In such an uncertain environment, financial professionals can play a key role in allaying investors’ fears, Jeffreys adds. “Anyone in or thinking about retirement may want to consider taking a fresh look at their complete financial picture, including streams of income, spending, and investment mixes. Adjustments may be needed in each of those areas to mitigate risk and protect assets and income.”
Weathering the Storm
As part of these discussions, Jeffreys suggests financial professionals may want to review clients’ portfolios to ensure that the mix of investments in clients’ retirement plans is providing the balance needed to weather the stormy climate of market volatility combined with rising prices.
“The right balance of diversification* for new retirees and those close to retirement varies from individual to individual, based on age, assets, lifestyle, and a variety of other factors,” he says. “It includes the basics, such as the mix of stocks vs. bonds, but annuities should also be thought of as an asset class that can help balance risk and reward in a portfolio. Skilled financial professionals can help clients pursue growth while also providing protection to cushion the blow when desired returns aren’t there.”
Virtually all Global Atlantic survey respondents—99%—say protection of assets while still maintaining growth is an important consideration in any retirement plan. In addition, 96% believe guaranteed monthly income in retirement is important—but they worry how that income may be eroded if inflation persists. Ninety-two percent say they would be interested in an investment that could defer taxes and protect principal while providing growth potential.
Unaware of Annuities
Annuities offer an effective way to cope with the uncertainty generated by rising inflation, Jeffreys points out. But many people remain relatively unaware of the benefits annuities can hold for retirees and soon-to-be retirees. In fact, 27% of those without an annuity don’t know enough about them to render an opinion on whether they view them as a positive, negative, or neutral, the Global Atlantic survey found.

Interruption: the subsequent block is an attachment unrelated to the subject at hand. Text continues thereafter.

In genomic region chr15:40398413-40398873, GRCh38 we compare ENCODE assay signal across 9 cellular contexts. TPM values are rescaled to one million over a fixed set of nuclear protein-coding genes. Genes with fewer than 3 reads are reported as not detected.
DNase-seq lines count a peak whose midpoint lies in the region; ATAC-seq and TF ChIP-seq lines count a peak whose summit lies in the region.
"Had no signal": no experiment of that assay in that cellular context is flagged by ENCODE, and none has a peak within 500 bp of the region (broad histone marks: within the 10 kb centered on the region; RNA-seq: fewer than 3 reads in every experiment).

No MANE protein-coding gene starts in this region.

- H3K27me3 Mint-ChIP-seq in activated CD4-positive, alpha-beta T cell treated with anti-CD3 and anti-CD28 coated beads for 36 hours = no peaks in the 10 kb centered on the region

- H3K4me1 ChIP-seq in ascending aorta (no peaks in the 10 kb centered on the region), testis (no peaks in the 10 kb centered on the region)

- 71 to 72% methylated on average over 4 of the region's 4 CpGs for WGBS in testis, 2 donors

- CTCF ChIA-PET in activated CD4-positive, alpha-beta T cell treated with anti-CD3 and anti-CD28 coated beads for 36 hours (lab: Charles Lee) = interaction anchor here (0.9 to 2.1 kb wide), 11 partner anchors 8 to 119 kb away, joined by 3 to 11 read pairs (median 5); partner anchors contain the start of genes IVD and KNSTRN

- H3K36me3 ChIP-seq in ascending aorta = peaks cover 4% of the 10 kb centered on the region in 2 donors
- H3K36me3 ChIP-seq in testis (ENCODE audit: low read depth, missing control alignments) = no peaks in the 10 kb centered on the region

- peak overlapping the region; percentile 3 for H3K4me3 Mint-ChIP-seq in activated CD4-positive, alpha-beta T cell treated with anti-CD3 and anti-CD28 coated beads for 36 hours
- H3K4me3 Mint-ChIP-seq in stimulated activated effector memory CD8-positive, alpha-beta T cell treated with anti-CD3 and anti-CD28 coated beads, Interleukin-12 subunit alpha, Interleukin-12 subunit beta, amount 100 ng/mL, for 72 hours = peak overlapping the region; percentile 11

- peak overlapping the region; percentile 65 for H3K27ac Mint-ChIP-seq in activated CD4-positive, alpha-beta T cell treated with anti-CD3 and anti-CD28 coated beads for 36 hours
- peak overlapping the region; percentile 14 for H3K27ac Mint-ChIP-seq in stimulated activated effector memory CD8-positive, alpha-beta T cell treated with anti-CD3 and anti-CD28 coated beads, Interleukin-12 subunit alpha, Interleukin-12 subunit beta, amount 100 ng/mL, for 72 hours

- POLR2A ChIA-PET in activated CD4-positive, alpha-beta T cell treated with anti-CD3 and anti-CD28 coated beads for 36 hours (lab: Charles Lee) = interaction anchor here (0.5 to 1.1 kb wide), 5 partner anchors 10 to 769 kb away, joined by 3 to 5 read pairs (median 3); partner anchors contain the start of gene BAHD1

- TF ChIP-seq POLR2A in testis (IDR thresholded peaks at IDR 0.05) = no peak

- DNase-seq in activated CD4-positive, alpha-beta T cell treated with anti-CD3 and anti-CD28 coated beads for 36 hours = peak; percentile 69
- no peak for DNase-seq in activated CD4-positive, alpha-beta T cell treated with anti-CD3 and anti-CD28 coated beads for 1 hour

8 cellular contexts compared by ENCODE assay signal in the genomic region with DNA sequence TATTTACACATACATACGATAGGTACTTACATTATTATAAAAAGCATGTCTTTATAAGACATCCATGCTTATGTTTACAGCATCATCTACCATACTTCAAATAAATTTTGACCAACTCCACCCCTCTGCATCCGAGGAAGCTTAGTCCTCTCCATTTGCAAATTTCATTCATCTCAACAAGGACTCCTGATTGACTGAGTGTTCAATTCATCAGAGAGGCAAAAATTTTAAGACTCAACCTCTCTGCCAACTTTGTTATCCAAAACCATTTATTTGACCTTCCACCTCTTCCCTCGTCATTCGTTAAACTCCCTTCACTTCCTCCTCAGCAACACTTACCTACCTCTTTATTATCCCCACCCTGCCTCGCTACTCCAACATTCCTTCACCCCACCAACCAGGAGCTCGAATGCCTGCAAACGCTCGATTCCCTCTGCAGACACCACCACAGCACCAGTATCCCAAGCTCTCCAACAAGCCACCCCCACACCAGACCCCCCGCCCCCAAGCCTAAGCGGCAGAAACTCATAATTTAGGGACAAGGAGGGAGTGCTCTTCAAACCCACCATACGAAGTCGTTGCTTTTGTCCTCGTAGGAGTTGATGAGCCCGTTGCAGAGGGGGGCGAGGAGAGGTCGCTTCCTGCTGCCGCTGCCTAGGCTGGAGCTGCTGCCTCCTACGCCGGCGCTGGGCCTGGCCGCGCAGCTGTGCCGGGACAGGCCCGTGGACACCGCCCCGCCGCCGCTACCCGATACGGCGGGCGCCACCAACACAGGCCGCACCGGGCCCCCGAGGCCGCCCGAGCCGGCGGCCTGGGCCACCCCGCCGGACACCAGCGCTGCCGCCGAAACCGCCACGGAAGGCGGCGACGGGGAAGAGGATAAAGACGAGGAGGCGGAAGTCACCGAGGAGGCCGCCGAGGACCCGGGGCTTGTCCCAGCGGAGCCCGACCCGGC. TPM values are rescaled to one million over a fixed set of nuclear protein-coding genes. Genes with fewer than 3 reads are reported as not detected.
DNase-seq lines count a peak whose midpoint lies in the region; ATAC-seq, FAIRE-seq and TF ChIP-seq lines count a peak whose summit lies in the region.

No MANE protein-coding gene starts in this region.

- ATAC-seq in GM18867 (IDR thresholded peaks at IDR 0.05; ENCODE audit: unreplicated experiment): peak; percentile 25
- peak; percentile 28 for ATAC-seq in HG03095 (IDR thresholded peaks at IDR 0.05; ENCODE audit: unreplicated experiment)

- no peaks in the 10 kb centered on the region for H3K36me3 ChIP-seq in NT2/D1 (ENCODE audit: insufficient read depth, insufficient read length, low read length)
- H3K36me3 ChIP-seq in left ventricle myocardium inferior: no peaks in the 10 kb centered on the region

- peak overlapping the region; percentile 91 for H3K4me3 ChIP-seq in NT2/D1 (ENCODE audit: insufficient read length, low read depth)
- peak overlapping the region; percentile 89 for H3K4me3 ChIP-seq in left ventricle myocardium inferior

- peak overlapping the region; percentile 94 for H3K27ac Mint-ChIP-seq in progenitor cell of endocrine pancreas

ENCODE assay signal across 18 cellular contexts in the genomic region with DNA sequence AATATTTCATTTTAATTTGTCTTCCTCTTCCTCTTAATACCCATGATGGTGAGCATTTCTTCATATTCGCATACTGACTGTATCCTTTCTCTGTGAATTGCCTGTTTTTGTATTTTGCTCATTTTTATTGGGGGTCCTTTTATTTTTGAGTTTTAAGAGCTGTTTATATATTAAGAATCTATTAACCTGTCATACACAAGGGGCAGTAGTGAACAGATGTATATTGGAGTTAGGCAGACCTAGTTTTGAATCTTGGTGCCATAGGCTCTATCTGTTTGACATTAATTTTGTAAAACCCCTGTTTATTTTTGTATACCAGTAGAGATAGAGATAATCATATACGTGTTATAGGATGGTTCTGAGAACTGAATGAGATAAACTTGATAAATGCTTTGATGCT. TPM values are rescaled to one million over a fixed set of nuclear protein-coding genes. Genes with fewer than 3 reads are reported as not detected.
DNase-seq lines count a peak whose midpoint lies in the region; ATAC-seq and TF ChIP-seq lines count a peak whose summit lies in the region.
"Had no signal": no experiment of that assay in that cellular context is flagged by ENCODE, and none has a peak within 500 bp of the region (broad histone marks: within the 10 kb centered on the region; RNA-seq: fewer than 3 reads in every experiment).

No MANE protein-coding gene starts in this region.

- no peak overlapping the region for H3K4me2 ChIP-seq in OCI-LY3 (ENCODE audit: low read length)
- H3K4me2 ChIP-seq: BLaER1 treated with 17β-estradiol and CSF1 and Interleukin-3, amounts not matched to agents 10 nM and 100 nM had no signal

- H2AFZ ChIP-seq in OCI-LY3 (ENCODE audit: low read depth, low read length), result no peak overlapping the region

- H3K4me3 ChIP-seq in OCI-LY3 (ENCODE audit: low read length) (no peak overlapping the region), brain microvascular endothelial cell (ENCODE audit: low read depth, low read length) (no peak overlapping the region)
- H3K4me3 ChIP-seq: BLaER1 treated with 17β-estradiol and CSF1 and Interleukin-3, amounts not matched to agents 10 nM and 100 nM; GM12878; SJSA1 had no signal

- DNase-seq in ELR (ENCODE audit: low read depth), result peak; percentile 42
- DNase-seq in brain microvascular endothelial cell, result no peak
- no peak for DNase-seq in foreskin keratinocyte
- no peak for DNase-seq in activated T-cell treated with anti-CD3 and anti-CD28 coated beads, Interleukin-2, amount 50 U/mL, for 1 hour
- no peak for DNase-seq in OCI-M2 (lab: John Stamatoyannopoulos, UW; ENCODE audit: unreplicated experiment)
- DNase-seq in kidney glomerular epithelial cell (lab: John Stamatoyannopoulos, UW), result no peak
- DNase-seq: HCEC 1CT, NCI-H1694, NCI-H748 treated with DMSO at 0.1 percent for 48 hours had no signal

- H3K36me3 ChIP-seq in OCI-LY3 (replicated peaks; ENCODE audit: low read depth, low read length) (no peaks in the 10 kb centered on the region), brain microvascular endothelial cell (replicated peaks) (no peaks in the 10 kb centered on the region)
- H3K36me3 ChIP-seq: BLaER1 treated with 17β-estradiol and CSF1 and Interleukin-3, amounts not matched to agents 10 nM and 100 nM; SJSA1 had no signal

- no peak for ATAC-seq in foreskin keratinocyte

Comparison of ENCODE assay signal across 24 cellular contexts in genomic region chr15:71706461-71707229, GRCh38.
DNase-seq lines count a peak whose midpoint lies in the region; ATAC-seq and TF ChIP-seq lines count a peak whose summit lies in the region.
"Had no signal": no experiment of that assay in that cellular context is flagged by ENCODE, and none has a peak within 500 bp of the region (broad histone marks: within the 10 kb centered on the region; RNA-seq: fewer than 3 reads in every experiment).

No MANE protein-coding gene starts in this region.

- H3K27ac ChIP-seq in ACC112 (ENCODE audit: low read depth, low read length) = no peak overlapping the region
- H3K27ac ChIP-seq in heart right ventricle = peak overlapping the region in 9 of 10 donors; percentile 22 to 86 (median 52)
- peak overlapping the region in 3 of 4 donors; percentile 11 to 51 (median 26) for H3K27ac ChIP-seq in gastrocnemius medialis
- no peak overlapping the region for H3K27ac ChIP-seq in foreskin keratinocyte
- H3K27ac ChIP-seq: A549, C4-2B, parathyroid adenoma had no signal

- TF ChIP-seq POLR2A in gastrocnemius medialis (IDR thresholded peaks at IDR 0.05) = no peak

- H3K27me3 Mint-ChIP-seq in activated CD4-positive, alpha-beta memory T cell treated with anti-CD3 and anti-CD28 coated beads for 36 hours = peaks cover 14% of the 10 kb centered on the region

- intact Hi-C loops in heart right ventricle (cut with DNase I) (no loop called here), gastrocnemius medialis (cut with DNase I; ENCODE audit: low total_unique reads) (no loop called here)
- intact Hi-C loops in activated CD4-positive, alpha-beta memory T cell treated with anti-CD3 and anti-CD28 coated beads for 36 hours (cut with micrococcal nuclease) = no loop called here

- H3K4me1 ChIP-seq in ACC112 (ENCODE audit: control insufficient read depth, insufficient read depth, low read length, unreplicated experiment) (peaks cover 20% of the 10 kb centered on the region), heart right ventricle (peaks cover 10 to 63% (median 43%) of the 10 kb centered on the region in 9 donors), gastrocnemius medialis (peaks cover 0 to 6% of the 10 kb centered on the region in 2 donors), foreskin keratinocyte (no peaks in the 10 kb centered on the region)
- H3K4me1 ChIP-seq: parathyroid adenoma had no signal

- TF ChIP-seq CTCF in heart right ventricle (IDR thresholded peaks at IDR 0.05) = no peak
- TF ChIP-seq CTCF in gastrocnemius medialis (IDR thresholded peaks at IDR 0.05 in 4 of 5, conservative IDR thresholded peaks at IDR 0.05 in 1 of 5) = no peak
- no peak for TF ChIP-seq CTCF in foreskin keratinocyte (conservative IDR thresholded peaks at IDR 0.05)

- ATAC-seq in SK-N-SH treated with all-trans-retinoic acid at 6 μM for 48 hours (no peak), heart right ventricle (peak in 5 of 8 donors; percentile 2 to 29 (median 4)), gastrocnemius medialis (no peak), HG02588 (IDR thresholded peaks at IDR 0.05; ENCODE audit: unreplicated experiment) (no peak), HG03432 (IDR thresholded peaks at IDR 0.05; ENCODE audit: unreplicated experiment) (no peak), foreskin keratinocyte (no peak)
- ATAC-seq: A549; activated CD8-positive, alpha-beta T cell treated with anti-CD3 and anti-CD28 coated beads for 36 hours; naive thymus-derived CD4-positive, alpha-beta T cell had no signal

At the same time, those who own an annuity are overwhelmingly positive. And 62% of those with an annuity say the money they saved for retirement will last the rest of their life.
“Annuities are designed to deliver a sort of ‘retirement paycheck,’ helping to protect savings in adverse market conditions and balancing ones goals and needs in retirement,” Jeffreys says.
While prices for many goods may continue to inch up at higher-than-desired levels for some months to come, most economists don’t expect the current inflationary environment to linger over a long period the way it did during the late 1970s and early 1980s. Still, there are many tough challenges on the horizon, says KKR’s McVey.
“Russia’s attack on Ukraine may only reinforce the notion that security of energy, communications, and data is not only an economic priority but a geopolitical one as well. It also has the potential to reinforce populism, geopolitical rivalry, institutional distrust, and political tumult, all recent trends that have significant long-term economic implications. Against this backdrop, we strongly advocate financial professionals and investors consider prioritizing inflation protection and pricing power by overweighting collateral-based cash flows, including sectors such as infrastructure, asset-based finance, and real estate.”
No Sudden Moves
Those who have just entered or are about to enter retirement are in a particularly tough spot since a market downturn accompanied by persistent inflation can take a big bite out of savings. But “we believe the prudent course of action for many investors in an environment as volatile as the current period is to stick to the game plan,” says McVey.
“Many people, when they don’t achieve their goals in retirement, aren’t following their plan,” McVey says. “They either redeem too soon, or they shift to the wrong fund because they’re nervous.”
Rather than making sudden moves or big changes, McVey suggests investors consider staying the course, if appropriate for their situation, with fundamental, proven strategies such as dollar-cost averaging1 and diversification2.
“We believe in thoughtful deployment of capital and having a solid game plan that, with the assistance of a financial professional, is finely tuned as needed to reflect the investors’ goals and what’s happening in the market,” he says.